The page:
When Big concentrated, he could draw "stuff" up into himself, making his body grow to enormous heights and sizes, becoming super strong in the process. The only problem was, the more stuff he brought in, the less he was able to move and, at really big heights, the less he was able to think. Not a good combination.

When the bootlegging begins to get hot in Utica, Big heads to the big city. Along the way, he meets the Governor of New York, Franklin Delano Roosevelt, who barely remembers giving Big a medal of honor for the rescue and causing him to think about using his powers for good, rather than personal gain.

Big embraces Roosevelt, asking for a card that he might use to get a job fighting crime with his powers. Roosevelt, his mind mostly on his upcoming run for President, gives Big the card and then promptly forgets about it.

Once Big hits the Big Apple, he has an eventful twenty-four hours. He gets big and removes the stinking corpse of King Kong from where it had fallen from the Empire State Building. He also changes into his costume in a phone booth. Unfortunately, he left all the rest of his stuff, including Roosevelt's card, in the phone booth and someone walked off with it.

After a sleepless night at the poor house, Big goes to the bridge dedication at which Roosevelt will be speaking. There's an intervention by another powered New Yorker, and Big must make a quick decision, that leads to a . . . big sacrifice.

I'll be straight with you, readers. Right up until the very end, this was a remarkably good story, full of breezy dialogue, great period touches and a nice use of powers, especially showing the possible consequences of their use.

It's just the end I'm having trouble with. Kelly brings us right up to the very moment of Big's decision and action and then ends the story. It cuts to a current-day Wikipedia entry, which gives a quick overview of Big's big day and what happened to him at the bridge. I really felt like this was a cop out.

The Wikipedia entry felt like it came out of nowhere, as if Kelly had decided enough was enough and it was time to move on.

Except for the ending, I really did like this story. It had some believable characters and some fantastic situations. As usual, Kelly grabbed me by the eyeballs and tugged me along for a neat little story.

It's definitely worth reading, especially seeing as how it's free. Give it a chance.


Andromeda Spaceways Inflight Magazine: Best of Science Fiction

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"Mug" by Edwina Harvey
Image"Trouble Leaves a Scent Trail" by Constance Cooper
"Evensong" by T-Rex
"The Brass Man" by John Borneman
"Acquired Tastes" Stephen Dedman
"The Day After the Census" by Lawrence M. Schoen
"Absolution" by Barbara Robson
"Murderworld" by Lee Battersby
"Parity Check" by Dirk Flinthart
"A Small Blue Planet for the Pleasantly Insane" by Douglas A. Van Belle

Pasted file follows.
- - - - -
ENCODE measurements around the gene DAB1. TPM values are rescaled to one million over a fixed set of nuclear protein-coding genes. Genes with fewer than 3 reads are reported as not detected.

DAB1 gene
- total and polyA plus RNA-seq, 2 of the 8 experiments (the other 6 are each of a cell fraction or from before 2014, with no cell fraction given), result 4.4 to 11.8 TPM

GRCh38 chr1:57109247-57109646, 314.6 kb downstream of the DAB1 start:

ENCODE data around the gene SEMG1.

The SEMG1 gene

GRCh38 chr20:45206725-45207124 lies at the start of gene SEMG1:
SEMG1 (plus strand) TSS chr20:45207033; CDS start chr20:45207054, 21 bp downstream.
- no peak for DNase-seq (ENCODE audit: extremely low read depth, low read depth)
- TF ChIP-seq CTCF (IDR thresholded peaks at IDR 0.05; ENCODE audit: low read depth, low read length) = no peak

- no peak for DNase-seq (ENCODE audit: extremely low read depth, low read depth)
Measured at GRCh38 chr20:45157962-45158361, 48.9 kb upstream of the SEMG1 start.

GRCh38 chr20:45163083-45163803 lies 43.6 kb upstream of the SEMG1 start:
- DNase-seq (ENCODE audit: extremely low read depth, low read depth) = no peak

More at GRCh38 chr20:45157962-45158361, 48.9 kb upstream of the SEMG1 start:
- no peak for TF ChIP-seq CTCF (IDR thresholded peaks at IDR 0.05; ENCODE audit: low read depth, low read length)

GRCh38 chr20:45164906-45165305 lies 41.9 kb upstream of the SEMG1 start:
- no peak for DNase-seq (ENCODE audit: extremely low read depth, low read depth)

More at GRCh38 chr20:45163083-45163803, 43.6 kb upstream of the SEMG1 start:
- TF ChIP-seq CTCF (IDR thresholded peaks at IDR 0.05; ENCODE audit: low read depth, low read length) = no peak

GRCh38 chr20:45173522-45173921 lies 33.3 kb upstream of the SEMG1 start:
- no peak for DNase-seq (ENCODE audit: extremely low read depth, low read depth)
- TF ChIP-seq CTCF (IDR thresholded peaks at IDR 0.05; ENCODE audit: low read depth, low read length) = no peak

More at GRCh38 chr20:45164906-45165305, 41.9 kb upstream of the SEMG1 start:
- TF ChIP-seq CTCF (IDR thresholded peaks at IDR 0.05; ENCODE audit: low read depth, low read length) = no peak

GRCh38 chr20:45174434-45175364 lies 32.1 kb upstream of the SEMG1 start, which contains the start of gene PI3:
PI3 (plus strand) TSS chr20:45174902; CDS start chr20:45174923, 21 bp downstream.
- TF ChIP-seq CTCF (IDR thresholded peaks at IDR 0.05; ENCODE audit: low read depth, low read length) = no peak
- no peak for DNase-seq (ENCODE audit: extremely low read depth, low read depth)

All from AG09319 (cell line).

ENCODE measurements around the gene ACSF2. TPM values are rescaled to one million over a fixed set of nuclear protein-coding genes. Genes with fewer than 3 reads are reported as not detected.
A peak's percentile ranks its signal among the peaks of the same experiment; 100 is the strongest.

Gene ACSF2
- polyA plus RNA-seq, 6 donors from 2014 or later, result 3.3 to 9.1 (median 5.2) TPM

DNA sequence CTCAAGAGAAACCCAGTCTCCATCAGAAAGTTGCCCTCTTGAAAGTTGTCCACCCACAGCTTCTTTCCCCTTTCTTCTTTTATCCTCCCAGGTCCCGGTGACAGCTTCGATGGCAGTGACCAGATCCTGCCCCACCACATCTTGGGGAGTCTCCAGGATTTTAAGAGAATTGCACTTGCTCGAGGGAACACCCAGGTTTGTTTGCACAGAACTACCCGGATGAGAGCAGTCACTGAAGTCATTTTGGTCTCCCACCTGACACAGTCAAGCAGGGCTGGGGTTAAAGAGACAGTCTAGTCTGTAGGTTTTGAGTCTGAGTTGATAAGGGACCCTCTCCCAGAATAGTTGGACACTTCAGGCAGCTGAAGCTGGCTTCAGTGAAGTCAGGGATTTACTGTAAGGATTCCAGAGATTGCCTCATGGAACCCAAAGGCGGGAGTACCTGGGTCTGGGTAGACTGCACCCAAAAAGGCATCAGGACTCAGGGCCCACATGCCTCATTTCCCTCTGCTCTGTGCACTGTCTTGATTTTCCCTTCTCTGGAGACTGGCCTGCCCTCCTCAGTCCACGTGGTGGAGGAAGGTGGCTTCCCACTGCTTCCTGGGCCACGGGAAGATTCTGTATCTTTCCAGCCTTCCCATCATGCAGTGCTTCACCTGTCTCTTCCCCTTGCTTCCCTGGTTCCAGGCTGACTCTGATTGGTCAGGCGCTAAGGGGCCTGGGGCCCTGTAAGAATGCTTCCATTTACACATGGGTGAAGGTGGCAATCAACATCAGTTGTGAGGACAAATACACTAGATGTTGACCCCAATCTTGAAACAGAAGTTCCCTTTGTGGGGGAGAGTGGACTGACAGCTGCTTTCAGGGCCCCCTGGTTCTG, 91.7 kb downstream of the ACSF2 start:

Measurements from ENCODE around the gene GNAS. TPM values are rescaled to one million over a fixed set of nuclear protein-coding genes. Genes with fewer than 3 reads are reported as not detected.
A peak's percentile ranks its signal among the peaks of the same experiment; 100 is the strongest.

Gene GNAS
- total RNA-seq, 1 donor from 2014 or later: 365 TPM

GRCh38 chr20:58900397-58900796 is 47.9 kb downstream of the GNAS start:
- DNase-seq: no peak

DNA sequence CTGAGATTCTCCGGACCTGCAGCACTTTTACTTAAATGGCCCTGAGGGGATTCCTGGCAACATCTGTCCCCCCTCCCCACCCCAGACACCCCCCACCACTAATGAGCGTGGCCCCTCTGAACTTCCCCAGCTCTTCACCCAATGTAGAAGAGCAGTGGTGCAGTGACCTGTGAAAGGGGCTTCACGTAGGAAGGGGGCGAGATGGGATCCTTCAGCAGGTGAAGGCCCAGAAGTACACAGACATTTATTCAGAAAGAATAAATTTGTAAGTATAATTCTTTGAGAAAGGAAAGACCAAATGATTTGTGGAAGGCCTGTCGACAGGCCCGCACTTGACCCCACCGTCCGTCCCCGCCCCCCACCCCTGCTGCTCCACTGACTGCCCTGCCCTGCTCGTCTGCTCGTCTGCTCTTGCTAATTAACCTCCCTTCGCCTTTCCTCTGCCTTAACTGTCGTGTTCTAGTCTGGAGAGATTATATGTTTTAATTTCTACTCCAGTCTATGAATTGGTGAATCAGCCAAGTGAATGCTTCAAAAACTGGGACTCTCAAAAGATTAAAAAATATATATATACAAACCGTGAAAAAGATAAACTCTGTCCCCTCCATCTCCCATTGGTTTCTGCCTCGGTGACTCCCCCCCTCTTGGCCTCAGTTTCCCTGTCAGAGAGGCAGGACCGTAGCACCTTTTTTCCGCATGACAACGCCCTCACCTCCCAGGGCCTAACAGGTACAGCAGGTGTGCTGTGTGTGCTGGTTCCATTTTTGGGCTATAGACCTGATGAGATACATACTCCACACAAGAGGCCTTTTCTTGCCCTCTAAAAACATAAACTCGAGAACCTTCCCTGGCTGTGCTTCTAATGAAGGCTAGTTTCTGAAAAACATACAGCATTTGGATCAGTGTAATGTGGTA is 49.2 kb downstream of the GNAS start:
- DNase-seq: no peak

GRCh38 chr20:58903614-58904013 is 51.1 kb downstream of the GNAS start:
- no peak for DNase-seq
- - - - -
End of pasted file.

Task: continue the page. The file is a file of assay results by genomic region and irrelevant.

"The Beating of Butterfly Wings" by Brandon Alspaugh
"Loss Leader" by Simon Haynes
"Trade Barrier" by Dave Luckett
"The Jerk Who Fell to Earth" by Tom Holt
"CDX" by Tracina Jackson-Adams
"Are You Ready for the End of the World?" by Danny Adams

Andromeda Spaceways Inflight Magazine: Best of Horror

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"The Elves Hate You" by Matthew Bey
"Hamlyn" by Paul Haines
"Samhain: Lessons from the Dead" by Lesleigh Force
"The Facts of the Van Helsing Case" by Stephen Dedman
"Tangled" by Martin Livings
"Suffer the Little Children" by Rowena Cory Daniells
"The Hobbyist" by Lee Battersby
"An Alien Abduction" by Mark Patrick Lynch
"Body and Soul Art" by Eugie Foster
"Corpus Christi" by Dirk Flinthart
"The Memory of Breathing" by Lyn Battersby

My True Love Sent To Me by Elizabeth Hopkinson

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"Twelve Lords A-Leaping"
"Eleven Ladies Dancing"
"Ten Drummers Drumming"
"Nine Pipers Piping"
"Eight Maids A-Milking"
"Seven Swans A-Swimming"             
"Six Geese A-Laying"
"Five Gold Rings"
"Four Colly Birds"
"Three French Hens"
"Two Turtle Doves"
"A Partridge in a Pear Tree"

The Ladder at the Bottom of the World: A Collection of Short Stories by Terry Dartnall

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“The Ladder at the Bottom of the World”
“The Thirteenth City”
“The Santa Fe”
“Magic: A Quartet”
“I Am Dan’s Brain: Memoirs of a Much Traveled Mind”
“The Strange Case of Starbase 6”
“Thou Shalt Not Covet Your Neighbour’s Arthropod”
“Did the Earth Move for You Darling?”
“No Way to Treat a Lady”
“Pushing the Envelope”
“Raising Father Kilpatrick”

Shadow Box edited by Shane Jiraiya Cummings and Angela Challis

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“The Ol’ Ferret Blues (or Weasel Rips My Flesh)” by Geoffrey Maloney
“Coming Home” by Rick Kennett
Image“Shadows’ Bride” by Marie Brennan
“The Ghost” by Eric Christ
“Cruel Summer (Sand)” by Shane Jiraiya Cummings
“Downpour” by Trent Jamieson
“Entwined” by Chris Barnes
“Counting Corpses” by Karl El-Koura
“Love Shot” by Ken Goldman
“The First” by Kylie Seluka
“Changing” by Susan Wardle
“Blurring” by Nathan Burrage
“Reclamation” by Deborah McDonnell
“Tattoo Ink” by Suzanne Church
“Business Week” by Samantha Henderson
“Clown Face” by Daniel Slaten
“Cruel Summer (Sun)” by Shane Jiraiya Cummings